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Do Japanese American women really have fewer hot flashes than European Americans? The Hilo Women's Health Study

TitleDo Japanese American women really have fewer hot flashes than European Americans? The Hilo Women's Health Study
Publication TypeJournal Article
Year of Publication2009
AuthorsBrown, DE, Sievert, LL, Morrison, LA, Reza, AM, Mills, PS
JournalMenopause (10723714)Menopause (10723714)
Volume16
Pagination870-876
ISBN Number1072-3714
KeywordsAnalysis of Variance, Asians, Asians -- Education, Asians -- Statistics and Numerical Data, Attitude to Health -- Ethnology, Chi Square Test, Cross Sectional Studies, Ethnological Research, Female, Hawaii, Hot Flashes -- Diagnosis, Hot Flashes -- Ethnology, Human, Japan -- Ethnology, Linear Regression, Logistic Regression, Menopause, Menopause -- Physiology, Middle Age, Monitoring, Physiologic, Questionnaires, Skin Physiology, Surveys, Whites, Whites -- Education, Whites -- Statistics and Numerical Data
AbstractOBJECTIVE: Many studies have found a significantly lower frequency of reported hot flashes (HFs) in Japanese and Japanese American (JA) populations, leading to speculation about possible dietary, genetic, or cultural differences. These studies have relied on subjective reports of HFs. Accordingly, the purpose of this study was to compare both reported and objective HFs measured by sternal and nuchal skin conductance among JA and European American (EA) women. METHODS: Two surveys of HF frequencies were carried out among women of either EA or JA ethnicity; aged 45 to 55 years; living in Hilo, Hawaii; and not using exogenous hormones. The first was a postal questionnaire (n = 325); the second was carried out during a clinical study of HFs (n = 134). Women in the second group underwent 24-hour ambulatory and 3-hour laboratory monitoring for objective HFs measured through skin conductance at sternal and nuchal sites. Subjective HFs were recorded on the monitor or in a diary. RESULTS: JAs were significantly less likely to report having had HFs in the previous 2 weeks compared with EAs (postal sample: JAs, 30.9%; EAs, 43.9%; chi(2) = 6.9, P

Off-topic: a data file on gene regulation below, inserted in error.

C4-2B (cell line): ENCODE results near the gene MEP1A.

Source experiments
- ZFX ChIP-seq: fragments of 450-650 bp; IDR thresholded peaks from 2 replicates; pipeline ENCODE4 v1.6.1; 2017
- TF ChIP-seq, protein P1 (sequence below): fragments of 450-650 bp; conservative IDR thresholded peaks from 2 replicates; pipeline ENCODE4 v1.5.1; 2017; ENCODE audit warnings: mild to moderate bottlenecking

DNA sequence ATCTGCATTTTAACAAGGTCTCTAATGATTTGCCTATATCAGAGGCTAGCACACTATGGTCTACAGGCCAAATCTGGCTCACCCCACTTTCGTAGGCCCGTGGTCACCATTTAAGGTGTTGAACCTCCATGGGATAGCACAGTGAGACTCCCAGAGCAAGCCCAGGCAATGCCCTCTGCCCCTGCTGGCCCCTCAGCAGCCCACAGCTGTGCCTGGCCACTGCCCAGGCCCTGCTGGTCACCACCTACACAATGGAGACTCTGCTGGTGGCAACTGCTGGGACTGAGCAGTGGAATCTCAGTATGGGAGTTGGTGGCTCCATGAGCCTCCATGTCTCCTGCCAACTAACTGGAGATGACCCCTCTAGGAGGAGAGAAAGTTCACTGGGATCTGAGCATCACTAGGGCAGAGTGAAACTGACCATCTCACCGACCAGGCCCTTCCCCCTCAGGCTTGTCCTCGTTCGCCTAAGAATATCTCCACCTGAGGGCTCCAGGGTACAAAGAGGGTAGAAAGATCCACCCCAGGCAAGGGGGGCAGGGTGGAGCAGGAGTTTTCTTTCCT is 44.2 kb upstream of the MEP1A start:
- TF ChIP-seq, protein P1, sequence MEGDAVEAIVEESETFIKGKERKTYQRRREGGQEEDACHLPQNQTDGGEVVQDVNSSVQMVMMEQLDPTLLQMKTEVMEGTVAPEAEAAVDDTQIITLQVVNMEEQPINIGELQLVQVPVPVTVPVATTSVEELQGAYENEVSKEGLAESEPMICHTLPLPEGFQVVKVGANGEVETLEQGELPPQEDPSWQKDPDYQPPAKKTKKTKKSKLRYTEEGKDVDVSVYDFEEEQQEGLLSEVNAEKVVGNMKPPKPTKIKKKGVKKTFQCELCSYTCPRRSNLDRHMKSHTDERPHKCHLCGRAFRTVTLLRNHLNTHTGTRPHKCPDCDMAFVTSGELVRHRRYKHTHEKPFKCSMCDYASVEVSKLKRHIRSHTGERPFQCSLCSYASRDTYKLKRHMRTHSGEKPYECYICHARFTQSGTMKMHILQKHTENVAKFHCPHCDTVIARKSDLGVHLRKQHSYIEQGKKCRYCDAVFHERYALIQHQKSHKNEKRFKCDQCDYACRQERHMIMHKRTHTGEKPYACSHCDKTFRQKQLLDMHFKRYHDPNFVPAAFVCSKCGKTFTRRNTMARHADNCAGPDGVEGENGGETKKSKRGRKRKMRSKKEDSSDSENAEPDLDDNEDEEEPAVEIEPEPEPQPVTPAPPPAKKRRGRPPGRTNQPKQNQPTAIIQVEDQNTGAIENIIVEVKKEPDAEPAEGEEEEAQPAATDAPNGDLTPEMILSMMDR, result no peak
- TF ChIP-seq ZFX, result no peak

Ethno Med: